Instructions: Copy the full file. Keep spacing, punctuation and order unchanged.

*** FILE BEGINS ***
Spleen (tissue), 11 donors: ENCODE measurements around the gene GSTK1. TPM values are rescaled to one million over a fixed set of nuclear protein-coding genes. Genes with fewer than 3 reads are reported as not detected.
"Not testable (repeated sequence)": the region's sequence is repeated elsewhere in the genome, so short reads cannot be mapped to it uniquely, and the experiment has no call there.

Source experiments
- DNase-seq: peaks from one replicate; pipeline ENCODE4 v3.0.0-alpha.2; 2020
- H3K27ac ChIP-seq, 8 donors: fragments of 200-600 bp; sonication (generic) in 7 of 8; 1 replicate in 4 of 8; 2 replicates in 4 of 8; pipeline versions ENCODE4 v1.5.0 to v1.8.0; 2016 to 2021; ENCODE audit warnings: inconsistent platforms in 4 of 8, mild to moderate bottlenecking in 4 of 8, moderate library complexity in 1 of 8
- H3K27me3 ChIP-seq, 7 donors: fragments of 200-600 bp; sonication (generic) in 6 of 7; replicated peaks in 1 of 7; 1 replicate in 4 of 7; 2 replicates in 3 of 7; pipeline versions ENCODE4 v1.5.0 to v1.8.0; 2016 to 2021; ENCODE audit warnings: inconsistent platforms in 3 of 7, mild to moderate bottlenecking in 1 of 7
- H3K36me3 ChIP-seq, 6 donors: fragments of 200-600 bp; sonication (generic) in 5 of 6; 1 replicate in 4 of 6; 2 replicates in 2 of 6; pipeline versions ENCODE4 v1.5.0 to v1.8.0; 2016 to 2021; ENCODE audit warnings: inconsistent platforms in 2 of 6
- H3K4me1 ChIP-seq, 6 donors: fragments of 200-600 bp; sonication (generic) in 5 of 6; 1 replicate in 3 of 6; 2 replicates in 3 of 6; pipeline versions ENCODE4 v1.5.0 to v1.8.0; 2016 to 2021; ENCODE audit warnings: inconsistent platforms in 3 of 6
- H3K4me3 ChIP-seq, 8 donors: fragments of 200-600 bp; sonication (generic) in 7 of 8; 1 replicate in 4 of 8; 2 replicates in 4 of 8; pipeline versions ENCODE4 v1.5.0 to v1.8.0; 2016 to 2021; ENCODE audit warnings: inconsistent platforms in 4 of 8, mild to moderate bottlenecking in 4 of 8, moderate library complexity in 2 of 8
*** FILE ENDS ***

Spleen (tissue), 11 donors: ENCODE measurements around the gene GSTK1. TPM values are rescaled to one million over a fixed set of nuclear protein-coding genes. Genes with fewer than 3 reads are reported as not detected.
"Not testable (repeated sequence)": the region's sequence is repeated elsewhere in the genome, so short reads cannot be mapped to it uniquely, and the experiment has no call there.

Source experiments
- DNase-seq: peaks from one replicate; pipeline ENCODE4 v3.0.0-alpha.2; 2020
- H3K27ac ChIP-seq, 8 donors: fragments of 200-600 bp; sonication (generic) in 7 of 8; 1 replicate in 4 of 8; 2 replicates in 4 of 8; pipeline versions ENCODE4 v1.5.0 to v1.8.0; 2016 to 2021; ENCODE audit warnings: inconsistent platforms in 4 of 8, mild to moderate bottlenecking in 4 of 8, moderate library complexity in 1 of 8
- H3K27me3 ChIP-seq, 7 donors: fragments of 200-600 bp; sonication (generic) in 6 of 7; replicated peaks in 1 of 7; 1 replicate in 4 of 7; 2 replicates in 3 of 7; pipeline versions ENCODE4 v1.5.0 to v1.8.0; 2016 to 2021; ENCODE audit warnings: inconsistent platforms in 3 of 7, mild to moderate bottlenecking in 1 of 7
- H3K36me3 ChIP-seq, 6 donors: fragments of 200-600 bp; sonication (generic) in 5 of 6; 1 replicate in 4 of 6; 2 replicates in 2 of 6; pipeline versions ENCODE4 v1.5.0 to v1.8.0; 2016 to 2021; ENCODE audit warnings: inconsistent platforms in 2 of 6
- H3K4me1 ChIP-seq, 6 donors: fragments of 200-600 bp; sonication (generic) in 5 of 6; 1 replicate in 3 of 6; 2 replicates in 3 of 6; pipeline versions ENCODE4 v1.5.0 to v1.8.0; 2016 to 2021; ENCODE audit warnings: inconsistent platforms in 3 of 6
- H3K4me3 ChIP-seq, 8 donors: fragments of 200-600 bp; sonication (generic) in 7 of 8; 1 replicate in 4 of 8; 2 replicates in 4 of 8; pipeline versions ENCODE4 v1.5.0 to v1.8.0; 2016 to 2021; ENCODE audit warnings: inconsistent platforms in 4 of 8, mild to moderate bottlenecking in 4 of 8, moderate library complexity in 2 of 8